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3.12: Free-falling Bodies: Example

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Free-falling Bodies: Example

3.12: Free-falling Bodies: Example

An object falling without any air resistance under the influence of gravitational force is said to be in free-fall. For free-falling bodies, the acceleration due to gravity is constant, irrespective of their mass. Free-fall is experienced not only by objects falling downward, but also by all objects whose motion is influenced by gravitational force alone. The dynamics of free-fall motion can be calculated using kinematic equations of motion, since free-fall acceleration is constant.

The acceleration experienced by all objects in free-fall is constant; therefore, any two objects dropped from the same height and location on the Earth will fall to the ground at the same speed, provided that the air resistance is neglected. Similarly, if two objects are dropped in succession, then the time required for them to reach the ground will be the same. However, the velocity of the object dropped first will always be greater than the velocity of the object dropped later.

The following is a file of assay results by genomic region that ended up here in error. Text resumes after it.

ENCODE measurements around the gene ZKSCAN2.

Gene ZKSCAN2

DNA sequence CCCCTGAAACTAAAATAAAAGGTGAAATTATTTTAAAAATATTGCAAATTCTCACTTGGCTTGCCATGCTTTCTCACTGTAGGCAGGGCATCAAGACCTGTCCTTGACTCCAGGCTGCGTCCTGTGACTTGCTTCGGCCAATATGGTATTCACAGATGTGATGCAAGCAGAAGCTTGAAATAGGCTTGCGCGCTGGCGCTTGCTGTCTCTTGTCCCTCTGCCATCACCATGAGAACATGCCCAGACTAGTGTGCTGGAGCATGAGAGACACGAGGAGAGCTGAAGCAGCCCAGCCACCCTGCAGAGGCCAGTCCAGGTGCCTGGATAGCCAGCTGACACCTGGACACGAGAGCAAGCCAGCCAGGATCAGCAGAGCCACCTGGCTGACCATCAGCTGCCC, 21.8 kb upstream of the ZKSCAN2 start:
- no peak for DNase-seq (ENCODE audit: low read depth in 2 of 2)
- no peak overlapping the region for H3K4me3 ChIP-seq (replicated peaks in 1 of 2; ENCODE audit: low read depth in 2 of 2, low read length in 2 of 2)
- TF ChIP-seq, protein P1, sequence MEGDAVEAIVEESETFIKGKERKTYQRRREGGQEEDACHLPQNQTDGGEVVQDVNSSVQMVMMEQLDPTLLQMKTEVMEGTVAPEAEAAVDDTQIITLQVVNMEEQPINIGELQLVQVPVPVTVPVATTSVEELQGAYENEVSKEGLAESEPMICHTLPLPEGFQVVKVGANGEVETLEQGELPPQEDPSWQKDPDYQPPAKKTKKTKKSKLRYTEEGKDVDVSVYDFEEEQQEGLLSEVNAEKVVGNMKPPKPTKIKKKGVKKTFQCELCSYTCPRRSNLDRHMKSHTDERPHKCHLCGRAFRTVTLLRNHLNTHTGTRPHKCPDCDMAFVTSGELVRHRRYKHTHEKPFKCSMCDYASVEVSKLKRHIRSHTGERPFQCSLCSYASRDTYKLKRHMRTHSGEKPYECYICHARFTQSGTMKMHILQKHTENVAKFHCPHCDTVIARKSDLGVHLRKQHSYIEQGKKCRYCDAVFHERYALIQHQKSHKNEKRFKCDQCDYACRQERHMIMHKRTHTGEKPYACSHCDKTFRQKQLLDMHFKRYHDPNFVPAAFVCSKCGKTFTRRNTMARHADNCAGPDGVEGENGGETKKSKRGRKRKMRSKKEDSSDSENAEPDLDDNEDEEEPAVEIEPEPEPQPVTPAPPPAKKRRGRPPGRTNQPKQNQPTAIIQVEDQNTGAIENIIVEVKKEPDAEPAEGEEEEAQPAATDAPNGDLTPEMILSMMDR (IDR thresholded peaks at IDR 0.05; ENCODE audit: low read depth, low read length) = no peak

Some real-life examples of free-fall include:

  1. Skydiving and bungee jumping
  2. A meteoroid accelerating toward the Earth's center
  3. A spacecraft in the Earth's orbit
  4. The projectile motion of an object in 2-dimensional space

This text is adapted from Openstax, University Physics Volume 1, Section 3.5: Free-fall.


Free-falling Bodies Object Falling Air Resistance Gravitational Force Free-fall Acceleration Kinematic Equations Of Motion Constant Acceleration Neglecting Air Resistance Velocity Time Required Real-life Examples Of Free-fall Skydiving Bungee Jumping Meteoroid Accelerating Spacecraft In Earth's Orbit Projectile Motion

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